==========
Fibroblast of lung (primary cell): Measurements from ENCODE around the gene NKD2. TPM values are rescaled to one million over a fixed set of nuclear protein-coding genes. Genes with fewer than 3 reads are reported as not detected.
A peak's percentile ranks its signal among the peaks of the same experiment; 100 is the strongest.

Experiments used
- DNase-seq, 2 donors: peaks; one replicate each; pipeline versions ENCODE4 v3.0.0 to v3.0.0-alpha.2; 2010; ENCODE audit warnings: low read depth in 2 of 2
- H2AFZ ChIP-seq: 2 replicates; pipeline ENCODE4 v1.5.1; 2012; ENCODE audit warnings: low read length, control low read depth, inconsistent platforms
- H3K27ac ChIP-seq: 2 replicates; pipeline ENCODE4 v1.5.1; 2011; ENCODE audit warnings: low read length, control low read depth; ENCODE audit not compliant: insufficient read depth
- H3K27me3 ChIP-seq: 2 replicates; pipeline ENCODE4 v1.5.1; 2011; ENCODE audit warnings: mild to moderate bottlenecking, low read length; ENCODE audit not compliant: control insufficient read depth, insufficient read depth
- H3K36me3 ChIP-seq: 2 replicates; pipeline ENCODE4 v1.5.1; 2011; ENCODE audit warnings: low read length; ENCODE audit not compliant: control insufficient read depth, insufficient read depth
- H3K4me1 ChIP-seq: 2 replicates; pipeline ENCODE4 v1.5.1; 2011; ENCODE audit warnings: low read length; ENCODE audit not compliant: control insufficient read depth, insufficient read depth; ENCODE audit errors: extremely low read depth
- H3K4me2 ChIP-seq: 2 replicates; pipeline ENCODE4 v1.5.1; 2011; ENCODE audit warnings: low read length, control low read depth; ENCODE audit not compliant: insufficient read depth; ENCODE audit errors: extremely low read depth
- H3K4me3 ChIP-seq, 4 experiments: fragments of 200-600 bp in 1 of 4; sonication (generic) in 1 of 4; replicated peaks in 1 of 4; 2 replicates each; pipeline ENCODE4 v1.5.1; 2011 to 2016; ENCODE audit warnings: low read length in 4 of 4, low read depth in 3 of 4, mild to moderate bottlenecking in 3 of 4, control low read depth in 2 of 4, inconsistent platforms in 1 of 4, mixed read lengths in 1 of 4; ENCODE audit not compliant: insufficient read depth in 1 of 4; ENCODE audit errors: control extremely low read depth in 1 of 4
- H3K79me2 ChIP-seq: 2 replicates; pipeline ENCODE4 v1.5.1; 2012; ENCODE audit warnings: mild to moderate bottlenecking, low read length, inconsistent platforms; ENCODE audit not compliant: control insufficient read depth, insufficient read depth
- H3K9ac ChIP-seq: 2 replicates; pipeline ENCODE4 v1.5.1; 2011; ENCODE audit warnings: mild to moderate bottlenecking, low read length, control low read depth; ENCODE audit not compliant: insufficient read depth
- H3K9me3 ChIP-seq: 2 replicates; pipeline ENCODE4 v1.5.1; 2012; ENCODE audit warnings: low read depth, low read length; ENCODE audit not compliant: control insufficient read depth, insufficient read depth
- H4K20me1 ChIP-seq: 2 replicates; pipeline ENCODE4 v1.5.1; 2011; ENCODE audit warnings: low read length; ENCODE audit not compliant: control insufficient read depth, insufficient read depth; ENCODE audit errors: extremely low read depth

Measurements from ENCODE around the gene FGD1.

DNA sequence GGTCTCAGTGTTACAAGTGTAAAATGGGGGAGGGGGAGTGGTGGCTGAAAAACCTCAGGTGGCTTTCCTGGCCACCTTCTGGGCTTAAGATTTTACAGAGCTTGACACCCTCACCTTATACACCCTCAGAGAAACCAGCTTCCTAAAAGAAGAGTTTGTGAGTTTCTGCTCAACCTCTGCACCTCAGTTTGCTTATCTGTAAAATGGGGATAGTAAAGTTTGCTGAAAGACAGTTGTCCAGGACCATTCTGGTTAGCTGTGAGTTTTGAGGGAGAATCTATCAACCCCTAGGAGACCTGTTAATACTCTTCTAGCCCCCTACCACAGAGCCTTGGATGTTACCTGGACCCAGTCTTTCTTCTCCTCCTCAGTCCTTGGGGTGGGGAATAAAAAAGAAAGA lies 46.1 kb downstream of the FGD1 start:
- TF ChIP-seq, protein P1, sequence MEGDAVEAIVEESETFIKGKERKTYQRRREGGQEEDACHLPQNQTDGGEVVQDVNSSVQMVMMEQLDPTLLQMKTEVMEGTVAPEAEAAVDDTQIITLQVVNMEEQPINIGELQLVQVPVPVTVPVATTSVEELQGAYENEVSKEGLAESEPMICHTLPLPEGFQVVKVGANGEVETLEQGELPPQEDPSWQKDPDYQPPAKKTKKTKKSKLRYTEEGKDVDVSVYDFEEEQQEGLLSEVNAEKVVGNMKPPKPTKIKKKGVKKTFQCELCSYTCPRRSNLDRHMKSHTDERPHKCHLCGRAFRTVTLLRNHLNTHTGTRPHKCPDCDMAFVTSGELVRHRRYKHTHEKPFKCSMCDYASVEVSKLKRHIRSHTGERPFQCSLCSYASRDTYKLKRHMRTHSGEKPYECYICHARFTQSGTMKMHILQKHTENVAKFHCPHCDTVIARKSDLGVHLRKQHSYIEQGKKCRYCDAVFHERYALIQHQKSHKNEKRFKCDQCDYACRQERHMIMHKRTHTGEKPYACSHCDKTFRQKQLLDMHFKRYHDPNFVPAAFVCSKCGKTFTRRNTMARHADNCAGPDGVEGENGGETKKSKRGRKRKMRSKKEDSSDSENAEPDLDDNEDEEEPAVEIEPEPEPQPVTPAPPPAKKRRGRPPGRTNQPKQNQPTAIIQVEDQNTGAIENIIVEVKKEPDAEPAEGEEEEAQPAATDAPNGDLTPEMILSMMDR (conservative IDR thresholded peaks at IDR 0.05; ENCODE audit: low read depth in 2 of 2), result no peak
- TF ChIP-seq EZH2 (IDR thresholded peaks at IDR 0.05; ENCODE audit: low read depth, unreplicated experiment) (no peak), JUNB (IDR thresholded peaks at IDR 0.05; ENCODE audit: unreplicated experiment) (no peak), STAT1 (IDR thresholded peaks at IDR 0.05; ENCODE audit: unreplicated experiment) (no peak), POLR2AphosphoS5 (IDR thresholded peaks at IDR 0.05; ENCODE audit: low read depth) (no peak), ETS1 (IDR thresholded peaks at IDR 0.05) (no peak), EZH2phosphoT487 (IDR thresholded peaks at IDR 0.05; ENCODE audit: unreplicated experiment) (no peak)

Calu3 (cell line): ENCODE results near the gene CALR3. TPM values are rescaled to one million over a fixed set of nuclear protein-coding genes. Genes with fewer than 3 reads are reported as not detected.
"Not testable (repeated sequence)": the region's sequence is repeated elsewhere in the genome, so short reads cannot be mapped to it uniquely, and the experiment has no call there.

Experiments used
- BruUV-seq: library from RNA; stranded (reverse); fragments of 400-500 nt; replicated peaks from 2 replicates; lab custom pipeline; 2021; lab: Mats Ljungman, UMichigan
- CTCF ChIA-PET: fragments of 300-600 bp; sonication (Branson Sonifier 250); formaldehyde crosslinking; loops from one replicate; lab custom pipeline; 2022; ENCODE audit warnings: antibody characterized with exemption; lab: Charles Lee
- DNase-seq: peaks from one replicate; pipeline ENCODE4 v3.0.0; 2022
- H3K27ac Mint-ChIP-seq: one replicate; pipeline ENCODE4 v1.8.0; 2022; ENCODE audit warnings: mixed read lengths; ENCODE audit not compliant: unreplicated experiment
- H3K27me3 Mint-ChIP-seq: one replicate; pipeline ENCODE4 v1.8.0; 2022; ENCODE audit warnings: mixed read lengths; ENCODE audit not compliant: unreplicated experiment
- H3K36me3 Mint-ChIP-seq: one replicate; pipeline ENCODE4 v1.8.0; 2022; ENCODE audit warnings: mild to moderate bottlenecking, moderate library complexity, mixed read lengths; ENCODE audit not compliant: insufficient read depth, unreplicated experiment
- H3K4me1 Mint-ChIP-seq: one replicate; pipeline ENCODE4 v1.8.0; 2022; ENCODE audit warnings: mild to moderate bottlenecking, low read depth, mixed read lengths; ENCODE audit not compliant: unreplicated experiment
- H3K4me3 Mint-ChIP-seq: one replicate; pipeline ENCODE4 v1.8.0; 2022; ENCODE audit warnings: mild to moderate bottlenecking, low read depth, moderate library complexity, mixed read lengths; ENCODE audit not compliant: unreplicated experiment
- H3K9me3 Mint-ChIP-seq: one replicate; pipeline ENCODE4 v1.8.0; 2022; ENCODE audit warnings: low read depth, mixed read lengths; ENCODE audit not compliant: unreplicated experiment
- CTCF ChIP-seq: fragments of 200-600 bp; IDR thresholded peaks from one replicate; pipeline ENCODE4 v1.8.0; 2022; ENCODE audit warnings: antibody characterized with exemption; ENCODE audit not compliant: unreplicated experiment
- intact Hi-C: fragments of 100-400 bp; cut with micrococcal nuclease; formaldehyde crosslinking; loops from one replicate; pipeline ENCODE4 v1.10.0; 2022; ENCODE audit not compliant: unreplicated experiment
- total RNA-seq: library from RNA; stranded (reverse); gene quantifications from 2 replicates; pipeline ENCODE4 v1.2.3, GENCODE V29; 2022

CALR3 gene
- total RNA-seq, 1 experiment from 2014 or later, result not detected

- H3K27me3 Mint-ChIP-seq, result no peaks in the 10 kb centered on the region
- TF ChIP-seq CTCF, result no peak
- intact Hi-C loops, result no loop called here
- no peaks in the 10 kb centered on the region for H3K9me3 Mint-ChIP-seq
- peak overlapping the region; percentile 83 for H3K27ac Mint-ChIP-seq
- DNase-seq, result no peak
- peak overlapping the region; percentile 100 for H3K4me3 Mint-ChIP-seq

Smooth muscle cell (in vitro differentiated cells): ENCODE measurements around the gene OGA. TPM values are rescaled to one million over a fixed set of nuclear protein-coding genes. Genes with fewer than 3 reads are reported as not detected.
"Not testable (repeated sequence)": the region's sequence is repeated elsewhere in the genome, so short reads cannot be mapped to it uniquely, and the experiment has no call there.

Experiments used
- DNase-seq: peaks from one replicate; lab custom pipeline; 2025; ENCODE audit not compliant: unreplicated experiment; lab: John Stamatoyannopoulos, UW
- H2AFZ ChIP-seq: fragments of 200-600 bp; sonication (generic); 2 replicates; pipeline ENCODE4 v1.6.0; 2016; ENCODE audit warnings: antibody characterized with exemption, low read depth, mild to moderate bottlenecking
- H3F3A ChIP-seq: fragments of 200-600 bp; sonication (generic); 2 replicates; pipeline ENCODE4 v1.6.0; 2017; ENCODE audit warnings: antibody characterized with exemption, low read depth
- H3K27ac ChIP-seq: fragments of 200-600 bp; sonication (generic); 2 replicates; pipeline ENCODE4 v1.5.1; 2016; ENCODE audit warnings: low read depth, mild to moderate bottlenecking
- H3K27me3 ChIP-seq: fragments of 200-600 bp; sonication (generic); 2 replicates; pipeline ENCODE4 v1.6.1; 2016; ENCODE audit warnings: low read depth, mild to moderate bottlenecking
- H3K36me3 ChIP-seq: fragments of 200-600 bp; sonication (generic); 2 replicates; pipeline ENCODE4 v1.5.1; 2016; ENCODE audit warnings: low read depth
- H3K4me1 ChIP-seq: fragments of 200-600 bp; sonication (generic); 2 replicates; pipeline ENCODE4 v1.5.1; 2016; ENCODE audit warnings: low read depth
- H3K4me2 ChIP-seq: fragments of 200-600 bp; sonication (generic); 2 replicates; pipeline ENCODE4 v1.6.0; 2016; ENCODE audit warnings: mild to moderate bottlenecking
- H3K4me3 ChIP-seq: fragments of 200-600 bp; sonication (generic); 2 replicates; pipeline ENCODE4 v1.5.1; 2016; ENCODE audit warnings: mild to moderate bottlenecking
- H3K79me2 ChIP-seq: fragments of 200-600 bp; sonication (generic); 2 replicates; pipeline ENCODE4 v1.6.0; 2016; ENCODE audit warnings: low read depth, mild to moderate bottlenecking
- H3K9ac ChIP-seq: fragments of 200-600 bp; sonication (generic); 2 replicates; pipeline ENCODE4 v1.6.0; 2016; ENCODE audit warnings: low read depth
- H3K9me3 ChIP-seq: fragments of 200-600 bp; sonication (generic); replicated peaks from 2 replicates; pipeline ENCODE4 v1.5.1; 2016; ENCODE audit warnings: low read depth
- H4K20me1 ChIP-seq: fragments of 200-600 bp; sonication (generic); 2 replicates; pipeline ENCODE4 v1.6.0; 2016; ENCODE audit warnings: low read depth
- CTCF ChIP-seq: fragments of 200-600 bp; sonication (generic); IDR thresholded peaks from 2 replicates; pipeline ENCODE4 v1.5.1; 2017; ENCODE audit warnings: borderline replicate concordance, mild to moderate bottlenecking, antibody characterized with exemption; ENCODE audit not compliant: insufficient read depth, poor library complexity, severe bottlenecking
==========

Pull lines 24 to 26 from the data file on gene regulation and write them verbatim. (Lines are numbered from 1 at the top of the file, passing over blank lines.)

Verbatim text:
- CTCF ChIA-PET: fragments of 300-600 bp; sonication (Branson Sonifier 250); formaldehyde crosslinking; loops from one replicate; lab custom pipeline; 2022; ENCODE audit warnings: antibody characterized with exemption; lab: Charles Lee
- DNase-seq: peaks from one replicate; pipeline ENCODE4 v3.0.0; 2022
- H3K27ac Mint-ChIP-seq: one replicate; pipeline ENCODE4 v1.8.0; 2022; ENCODE audit warnings: mixed read lengths; ENCODE audit not compliant: unreplicated experiment